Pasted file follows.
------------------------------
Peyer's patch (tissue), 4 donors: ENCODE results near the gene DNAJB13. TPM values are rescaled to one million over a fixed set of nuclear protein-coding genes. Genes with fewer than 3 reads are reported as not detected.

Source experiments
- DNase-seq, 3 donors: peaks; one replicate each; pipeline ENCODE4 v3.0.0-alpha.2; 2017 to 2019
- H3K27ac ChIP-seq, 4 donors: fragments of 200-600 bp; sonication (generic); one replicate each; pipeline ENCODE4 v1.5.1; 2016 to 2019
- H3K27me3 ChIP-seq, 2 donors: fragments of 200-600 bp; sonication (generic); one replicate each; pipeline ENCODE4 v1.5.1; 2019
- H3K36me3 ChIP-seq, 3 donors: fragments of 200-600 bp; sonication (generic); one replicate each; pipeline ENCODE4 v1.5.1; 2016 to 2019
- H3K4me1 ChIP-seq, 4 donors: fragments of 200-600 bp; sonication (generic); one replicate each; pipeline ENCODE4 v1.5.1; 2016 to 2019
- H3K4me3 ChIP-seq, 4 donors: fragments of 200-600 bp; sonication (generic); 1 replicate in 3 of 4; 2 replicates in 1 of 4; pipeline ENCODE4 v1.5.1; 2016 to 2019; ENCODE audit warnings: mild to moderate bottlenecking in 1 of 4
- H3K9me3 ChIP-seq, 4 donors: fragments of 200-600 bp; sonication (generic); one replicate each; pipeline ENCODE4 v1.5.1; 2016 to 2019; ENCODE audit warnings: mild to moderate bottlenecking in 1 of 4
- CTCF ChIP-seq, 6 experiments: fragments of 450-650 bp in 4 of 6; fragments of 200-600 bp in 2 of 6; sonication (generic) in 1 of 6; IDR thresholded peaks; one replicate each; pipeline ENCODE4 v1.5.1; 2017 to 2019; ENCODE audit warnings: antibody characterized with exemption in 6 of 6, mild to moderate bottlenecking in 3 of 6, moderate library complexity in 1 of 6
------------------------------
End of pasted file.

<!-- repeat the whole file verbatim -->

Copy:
Peyer's patch (tissue), 4 donors: ENCODE results near the gene DNAJB13. TPM values are rescaled to one million over a fixed set of nuclear protein-coding genes. Genes with fewer than 3 reads are reported as not detected.

Source experiments
- DNase-seq, 3 donors: peaks; one replicate each; pipeline ENCODE4 v3.0.0-alpha.2; 2017 to 2019
- H3K27ac ChIP-seq, 4 donors: fragments of 200-600 bp; sonication (generic); one replicate each; pipeline ENCODE4 v1.5.1; 2016 to 2019
- H3K27me3 ChIP-seq, 2 donors: fragments of 200-600 bp; sonication (generic); one replicate each; pipeline ENCODE4 v1.5.1; 2019
- H3K36me3 ChIP-seq, 3 donors: fragments of 200-600 bp; sonication (generic); one replicate each; pipeline ENCODE4 v1.5.1; 2016 to 2019
- H3K4me1 ChIP-seq, 4 donors: fragments of 200-600 bp; sonication (generic); one replicate each; pipeline ENCODE4 v1.5.1; 2016 to 2019
- H3K4me3 ChIP-seq, 4 donors: fragments of 200-600 bp; sonication (generic); 1 replicate in 3 of 4; 2 replicates in 1 of 4; pipeline ENCODE4 v1.5.1; 2016 to 2019; ENCODE audit warnings: mild to moderate bottlenecking in 1 of 4
- H3K9me3 ChIP-seq, 4 donors: fragments of 200-600 bp; sonication (generic); one replicate each; pipeline ENCODE4 v1.5.1; 2016 to 2019; ENCODE audit warnings: mild to moderate bottlenecking in 1 of 4
- CTCF ChIP-seq, 6 experiments: fragments of 450-650 bp in 4 of 6; fragments of 200-600 bp in 2 of 6; sonication (generic) in 1 of 6; IDR thresholded peaks; one replicate each; pipeline ENCODE4 v1.5.1; 2017 to 2019; ENCODE audit warnings: antibody characterized with exemption in 6 of 6, mild to moderate bottlenecking in 3 of 6, moderate library complexity in 1 of 6